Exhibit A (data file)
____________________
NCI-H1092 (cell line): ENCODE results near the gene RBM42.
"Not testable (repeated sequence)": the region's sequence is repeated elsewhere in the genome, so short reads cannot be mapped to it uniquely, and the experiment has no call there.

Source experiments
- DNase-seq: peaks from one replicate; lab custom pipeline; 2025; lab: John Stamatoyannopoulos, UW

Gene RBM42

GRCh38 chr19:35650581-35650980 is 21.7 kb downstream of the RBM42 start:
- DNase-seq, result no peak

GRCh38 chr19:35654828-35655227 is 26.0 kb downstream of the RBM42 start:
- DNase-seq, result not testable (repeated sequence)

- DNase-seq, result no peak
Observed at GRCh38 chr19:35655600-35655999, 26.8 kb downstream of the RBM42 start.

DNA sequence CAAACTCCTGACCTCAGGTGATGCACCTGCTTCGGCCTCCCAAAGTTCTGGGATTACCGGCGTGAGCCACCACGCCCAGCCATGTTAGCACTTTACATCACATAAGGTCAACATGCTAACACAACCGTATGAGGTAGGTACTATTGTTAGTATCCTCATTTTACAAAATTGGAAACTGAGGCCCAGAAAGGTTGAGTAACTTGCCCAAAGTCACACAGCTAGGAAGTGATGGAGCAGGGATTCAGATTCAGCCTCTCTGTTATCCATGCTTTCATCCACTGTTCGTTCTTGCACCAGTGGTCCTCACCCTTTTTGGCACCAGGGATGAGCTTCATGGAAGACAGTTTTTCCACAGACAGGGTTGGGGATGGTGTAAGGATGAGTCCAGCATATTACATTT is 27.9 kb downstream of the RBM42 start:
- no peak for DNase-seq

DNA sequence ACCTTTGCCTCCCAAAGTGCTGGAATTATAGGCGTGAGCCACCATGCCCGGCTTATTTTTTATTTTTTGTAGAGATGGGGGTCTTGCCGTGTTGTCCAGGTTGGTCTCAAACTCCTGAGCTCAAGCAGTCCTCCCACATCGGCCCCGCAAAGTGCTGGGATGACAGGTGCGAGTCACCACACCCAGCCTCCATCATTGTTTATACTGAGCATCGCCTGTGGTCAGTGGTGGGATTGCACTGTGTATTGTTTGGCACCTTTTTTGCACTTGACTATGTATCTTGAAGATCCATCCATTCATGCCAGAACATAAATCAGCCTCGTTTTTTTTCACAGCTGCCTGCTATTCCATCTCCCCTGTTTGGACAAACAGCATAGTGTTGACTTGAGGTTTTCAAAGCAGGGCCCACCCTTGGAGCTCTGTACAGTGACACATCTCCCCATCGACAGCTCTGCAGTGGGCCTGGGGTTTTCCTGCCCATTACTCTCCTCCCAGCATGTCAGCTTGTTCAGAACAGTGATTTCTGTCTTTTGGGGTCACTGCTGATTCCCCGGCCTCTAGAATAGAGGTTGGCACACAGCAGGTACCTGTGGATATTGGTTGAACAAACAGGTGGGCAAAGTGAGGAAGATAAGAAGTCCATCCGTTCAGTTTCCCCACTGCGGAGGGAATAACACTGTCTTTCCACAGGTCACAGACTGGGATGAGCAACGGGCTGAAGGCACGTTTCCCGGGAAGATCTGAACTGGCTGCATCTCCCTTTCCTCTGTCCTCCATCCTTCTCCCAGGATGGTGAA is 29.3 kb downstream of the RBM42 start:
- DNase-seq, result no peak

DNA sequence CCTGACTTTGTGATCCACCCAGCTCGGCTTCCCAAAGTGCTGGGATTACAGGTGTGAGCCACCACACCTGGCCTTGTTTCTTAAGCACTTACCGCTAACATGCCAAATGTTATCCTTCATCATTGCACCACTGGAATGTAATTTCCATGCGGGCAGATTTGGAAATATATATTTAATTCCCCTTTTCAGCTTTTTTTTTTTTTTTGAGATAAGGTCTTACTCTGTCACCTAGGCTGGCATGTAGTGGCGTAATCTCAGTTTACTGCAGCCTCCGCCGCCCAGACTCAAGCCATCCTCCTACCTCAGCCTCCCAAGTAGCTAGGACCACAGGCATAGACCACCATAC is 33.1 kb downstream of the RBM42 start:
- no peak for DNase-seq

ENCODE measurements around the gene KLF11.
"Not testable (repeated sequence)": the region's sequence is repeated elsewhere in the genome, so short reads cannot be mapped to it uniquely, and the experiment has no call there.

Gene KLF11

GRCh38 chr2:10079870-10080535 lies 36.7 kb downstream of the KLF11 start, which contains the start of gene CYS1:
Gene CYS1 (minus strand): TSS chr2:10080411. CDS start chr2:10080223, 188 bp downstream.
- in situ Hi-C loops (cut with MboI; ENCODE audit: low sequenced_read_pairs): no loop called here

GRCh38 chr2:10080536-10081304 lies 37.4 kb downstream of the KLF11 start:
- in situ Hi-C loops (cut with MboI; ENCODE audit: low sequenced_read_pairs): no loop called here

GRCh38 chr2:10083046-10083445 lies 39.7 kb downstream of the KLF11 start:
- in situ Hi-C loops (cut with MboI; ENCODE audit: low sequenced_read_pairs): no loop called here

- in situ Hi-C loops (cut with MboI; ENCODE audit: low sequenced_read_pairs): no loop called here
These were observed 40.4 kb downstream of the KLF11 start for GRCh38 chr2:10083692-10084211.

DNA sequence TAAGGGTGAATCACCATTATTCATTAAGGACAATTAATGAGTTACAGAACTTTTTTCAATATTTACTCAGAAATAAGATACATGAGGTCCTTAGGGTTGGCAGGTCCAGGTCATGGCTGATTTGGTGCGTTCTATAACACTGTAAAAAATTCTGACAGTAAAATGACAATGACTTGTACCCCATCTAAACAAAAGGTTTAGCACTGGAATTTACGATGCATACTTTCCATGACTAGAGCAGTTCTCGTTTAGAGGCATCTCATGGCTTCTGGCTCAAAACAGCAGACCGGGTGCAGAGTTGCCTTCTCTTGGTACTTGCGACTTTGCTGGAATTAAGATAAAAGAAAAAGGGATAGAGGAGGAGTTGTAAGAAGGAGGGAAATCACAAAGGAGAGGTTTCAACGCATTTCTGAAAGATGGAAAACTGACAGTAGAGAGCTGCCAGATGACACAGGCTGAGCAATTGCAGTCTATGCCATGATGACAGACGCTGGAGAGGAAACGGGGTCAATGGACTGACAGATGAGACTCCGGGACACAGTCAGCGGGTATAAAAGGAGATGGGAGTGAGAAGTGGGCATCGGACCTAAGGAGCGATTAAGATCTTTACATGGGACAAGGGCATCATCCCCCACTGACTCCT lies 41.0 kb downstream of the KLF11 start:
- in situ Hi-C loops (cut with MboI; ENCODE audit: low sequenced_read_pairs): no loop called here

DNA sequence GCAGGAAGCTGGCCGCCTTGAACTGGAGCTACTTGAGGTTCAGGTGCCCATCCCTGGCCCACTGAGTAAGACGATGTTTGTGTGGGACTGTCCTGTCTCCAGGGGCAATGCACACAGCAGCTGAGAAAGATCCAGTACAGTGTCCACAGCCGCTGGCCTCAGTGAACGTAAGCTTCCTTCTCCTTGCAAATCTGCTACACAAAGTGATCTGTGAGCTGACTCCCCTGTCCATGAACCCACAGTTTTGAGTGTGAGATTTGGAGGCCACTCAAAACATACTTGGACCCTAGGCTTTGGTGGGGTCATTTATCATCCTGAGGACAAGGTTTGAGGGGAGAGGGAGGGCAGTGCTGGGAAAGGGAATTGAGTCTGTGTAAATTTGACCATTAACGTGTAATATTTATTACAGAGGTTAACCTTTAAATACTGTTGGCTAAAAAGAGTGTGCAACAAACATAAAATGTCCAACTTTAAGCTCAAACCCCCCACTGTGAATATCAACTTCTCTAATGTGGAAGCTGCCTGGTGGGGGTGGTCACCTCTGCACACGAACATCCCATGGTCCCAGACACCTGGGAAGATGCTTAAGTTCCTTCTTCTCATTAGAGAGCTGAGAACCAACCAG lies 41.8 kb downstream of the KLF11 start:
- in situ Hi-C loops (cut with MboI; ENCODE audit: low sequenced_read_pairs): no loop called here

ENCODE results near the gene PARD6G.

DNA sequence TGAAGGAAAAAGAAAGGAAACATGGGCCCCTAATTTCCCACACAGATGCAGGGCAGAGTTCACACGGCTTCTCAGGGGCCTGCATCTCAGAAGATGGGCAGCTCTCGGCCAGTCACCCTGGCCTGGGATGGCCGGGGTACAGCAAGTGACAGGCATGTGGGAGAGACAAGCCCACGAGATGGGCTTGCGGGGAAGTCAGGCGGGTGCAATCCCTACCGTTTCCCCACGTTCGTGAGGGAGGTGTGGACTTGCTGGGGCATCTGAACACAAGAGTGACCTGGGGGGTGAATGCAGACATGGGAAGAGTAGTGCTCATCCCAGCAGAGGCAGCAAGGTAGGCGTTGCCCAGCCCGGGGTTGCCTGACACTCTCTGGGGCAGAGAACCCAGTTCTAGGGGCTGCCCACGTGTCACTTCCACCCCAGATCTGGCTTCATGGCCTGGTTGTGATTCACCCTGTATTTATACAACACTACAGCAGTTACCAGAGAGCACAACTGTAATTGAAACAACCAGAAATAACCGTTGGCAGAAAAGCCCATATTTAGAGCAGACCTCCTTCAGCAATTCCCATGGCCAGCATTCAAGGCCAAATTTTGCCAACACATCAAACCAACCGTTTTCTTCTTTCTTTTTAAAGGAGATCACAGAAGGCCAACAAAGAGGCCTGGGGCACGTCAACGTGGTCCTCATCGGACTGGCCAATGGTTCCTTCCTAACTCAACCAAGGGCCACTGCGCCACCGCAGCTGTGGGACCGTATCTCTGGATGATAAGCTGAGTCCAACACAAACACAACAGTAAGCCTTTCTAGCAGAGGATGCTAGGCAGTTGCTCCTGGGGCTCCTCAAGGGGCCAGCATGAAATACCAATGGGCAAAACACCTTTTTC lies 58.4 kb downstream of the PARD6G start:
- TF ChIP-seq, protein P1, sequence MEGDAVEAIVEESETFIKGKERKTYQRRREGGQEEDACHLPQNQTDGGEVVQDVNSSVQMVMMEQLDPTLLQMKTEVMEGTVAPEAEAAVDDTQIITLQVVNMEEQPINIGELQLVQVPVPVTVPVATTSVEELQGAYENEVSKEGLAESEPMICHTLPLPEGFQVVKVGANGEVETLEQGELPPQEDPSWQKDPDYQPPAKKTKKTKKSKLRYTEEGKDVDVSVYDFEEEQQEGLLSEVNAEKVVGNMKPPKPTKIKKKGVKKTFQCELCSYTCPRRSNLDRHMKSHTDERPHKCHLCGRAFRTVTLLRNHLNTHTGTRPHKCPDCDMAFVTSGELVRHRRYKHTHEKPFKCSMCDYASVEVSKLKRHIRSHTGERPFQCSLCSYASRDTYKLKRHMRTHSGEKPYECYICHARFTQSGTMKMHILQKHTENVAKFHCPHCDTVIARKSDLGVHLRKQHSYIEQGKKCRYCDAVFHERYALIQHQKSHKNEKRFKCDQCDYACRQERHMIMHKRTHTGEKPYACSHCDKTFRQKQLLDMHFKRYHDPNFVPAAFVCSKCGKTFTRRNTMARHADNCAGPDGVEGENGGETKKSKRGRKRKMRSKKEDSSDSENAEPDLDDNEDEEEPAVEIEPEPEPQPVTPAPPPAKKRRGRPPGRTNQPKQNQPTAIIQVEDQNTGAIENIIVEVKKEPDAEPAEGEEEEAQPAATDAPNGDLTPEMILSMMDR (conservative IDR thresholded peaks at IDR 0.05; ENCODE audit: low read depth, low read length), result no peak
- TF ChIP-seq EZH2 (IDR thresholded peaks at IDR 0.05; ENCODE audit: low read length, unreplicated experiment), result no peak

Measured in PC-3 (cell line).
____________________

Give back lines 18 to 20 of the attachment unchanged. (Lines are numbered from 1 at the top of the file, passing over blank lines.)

ENCODE measurements around the gene KLF11.
"Not testable (repeated sequence)": the region's sequence is repeated elsewhere in the genome, so short reads cannot be mapped to it uniquely, and the experiment has no call there.

Gene KLF11